Garden Word of the Day
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I am a baker, and I love the smell and taste of vanilla. I was trying a new recipe yesterday, a pear skillet tart, when I had a thought. Could I grow my own vanilla? Let’s find out.
The vanilla plant
Somewhere in the back of my brain, I had the idea that vanilla pods came from trees. I was wrong. Vanilla is a genus of orchids, of all things! Originally from Mexico and Belize, there are three major (and several minor) vanilla species: Madagascar vanilla (V. planifolia) is grown in tropical areas around the Indian Ocean; V. tahitensis comes to us from the South Pacific; V. pompona hails from the West Indies. Most of the vanilla extract we find in grocery stores is Madagascar vanilla, because of its stronger flavor. A few species grow in southern Florida, as well.
Vanilla orchids are vascular, evergreen vining plants. Those vines can be 35 feet long. They climb trees, called tutors. It is common to see aerial roots dangling from stem nodes. Underneath their gray outer covering, those aerial roots have green chlorophyll used to perform photosynthesis, as well as the thick, leathery leaves. Each flower produces one pod. Vanilla orchids generate a lot of flowers, but pollination can be a problem.
Like many other fruits, pollination is a necessary part of the process. Madagascar vanilla flowers have both male and female parts. This should make things easy, but it doesn’t. Those parts are separated by a membrane. The only bees that can pollinate vanilla flowers are Eulaema orchid bees, found throughout Central and parts of South America. These bees are only successful at pollinating vanilla flowers 1% of the time, which doesn’t make growing vanilla financially feasible. Because of this, all of the vanilla we buy comes from flowers that were pollinated by hand. Each flower. By hand. They use a bamboo stick to lift the membrane, and then use a finger to move the pollen from the anther to the stigma. That’s one bean.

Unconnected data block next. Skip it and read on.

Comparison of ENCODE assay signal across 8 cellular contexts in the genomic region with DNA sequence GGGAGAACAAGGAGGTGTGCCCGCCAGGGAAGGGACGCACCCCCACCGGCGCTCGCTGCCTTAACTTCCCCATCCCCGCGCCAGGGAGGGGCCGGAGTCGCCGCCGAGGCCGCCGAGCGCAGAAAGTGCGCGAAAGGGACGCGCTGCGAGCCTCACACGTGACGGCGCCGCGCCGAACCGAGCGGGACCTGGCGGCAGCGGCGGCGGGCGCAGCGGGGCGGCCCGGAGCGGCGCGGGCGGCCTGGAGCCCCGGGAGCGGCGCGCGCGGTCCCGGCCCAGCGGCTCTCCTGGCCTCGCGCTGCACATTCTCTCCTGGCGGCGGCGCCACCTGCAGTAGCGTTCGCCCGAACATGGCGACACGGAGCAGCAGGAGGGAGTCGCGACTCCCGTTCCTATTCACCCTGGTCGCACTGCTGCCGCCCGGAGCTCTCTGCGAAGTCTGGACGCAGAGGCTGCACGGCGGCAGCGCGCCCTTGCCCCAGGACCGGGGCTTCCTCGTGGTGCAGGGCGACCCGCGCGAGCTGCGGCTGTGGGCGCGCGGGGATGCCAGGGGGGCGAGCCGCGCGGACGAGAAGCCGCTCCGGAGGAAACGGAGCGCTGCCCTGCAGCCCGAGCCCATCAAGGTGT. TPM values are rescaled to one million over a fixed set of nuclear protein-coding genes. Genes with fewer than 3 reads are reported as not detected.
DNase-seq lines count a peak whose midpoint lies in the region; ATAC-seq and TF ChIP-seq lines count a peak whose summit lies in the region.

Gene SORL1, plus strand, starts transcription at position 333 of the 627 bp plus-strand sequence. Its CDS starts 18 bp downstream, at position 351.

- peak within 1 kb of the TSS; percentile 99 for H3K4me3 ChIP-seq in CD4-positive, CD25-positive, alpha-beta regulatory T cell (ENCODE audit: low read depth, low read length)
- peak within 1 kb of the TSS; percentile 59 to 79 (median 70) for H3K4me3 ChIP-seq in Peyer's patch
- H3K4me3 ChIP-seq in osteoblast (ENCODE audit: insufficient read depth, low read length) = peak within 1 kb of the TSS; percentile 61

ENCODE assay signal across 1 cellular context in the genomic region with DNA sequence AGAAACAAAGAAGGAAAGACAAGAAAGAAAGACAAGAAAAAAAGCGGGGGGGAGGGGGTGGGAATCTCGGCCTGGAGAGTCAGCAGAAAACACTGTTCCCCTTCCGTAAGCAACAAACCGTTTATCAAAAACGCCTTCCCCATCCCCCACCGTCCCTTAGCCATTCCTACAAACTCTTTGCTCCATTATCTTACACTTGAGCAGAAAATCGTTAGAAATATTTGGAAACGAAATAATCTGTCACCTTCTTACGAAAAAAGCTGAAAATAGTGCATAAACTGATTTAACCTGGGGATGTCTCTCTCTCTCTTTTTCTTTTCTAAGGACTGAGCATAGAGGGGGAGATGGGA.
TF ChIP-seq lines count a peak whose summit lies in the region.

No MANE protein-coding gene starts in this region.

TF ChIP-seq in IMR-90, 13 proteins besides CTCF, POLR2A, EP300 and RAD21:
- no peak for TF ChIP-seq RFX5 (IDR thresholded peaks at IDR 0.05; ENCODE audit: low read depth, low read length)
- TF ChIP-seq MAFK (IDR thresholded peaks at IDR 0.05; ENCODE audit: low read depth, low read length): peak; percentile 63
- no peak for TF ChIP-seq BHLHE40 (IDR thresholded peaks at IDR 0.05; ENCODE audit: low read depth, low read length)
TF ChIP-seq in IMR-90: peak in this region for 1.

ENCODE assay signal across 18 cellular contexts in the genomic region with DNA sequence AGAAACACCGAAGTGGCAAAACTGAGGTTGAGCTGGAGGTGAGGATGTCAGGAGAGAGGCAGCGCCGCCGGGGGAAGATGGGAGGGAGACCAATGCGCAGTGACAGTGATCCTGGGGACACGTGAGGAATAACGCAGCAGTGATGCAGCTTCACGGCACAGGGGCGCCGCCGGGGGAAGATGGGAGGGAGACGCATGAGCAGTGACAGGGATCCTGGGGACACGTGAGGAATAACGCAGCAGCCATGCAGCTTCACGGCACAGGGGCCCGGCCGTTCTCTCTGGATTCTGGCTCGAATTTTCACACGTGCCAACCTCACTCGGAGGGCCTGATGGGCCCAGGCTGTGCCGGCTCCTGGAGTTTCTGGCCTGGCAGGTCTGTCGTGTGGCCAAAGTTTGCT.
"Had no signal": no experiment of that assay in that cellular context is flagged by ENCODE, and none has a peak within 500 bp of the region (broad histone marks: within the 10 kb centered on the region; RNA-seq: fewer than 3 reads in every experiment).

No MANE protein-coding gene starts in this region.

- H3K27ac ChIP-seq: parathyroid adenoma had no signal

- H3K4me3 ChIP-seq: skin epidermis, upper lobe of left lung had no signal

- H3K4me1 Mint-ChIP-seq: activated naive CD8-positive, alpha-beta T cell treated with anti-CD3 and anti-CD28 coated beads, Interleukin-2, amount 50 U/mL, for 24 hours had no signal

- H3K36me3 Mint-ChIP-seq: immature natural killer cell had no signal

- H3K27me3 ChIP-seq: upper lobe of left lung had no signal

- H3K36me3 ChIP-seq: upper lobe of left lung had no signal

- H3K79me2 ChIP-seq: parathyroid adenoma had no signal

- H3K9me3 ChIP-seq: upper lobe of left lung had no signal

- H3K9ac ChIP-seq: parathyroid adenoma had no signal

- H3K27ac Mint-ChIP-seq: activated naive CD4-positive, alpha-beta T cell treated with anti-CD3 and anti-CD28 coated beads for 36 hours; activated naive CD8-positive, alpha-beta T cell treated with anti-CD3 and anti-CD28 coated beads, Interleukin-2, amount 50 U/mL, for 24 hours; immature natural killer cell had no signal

This process was discovered by an enslaved 12-year-old child, Edmond Albus, in 1837. Hand-pollination allowed vanilla plants to be grown productively in other regions.
Did you know that 95% of the “vanilla” products you buy are flavored with vanillin and not vanilla? Vanillin is made from lignin. Lignin is a component of bark. It is also the stuff that holds trees upright. But it is not vanilla. And vanillin is only one of the 171 aromatics that make vanilla so delicious. In 1996, the FDA found that products labeled as vanilla were made from Mexican tonka beans, which are toxic. And that “natural flavoring” found on many food labels may not be vanilla or vanillin. It might be castoreum. Castoreum is something mature beavers use to mark their territory. Yuck!
When it comes to vanilla, paying for a quality product appears to be a good idea. The reason behind the high cost is that these crops are incredibly labor-intensive. If that weren’t reason enough, tropical storms and crop thefts are common in Madagascar. It’s a wonder we get any vanilla at all! But we’re not finished.
If you were able to get your hands on a vanilla cutting, you would need to provide a hot, humid, shady environment. Temperatures between 59°F and 89°F during the day, down to 68°F at night, are ideal, with 80% humidity. Living in Seattle, I wouldn’t have any problem with the humidity, but those temperatures might be hard to come by most of the year. If you live in a hot, sunny area, you would need to use netting that provides a shade rating of 50%.
Vanilla plants grow best in loose, loamy soil with a pH of around 5.4. Mulching around vanilla plants is said to help them grow well. Your vanilla cuttings will take three years to produce pods and should live 12 to 14 years.
Vanilla pests and diseases
Vanilla vines are prone to several fungal diseases, including Fusarium and Phytophthora. Mosaics, leaf curl, and other viral diseases can also occur. Many of these diseases are treated with Bordeaux mixture and other less environmentally or health-friendly solutions. Beetles, caterpillars, . grasshoppers, slugs, snakes, and weevils also damage vanilla crops. Sheesh!
So, can I grow my own vanilla?
I found vanilla cuttings on Etsy for $30, so, yes, they are available.
But, after learning about all that goes into growing, harvesting, and curing vanilla (and that’s all before we even start making the extract), I’ve decided that paying for high-quality vanilla is totally worth the expense. You may feel differently.
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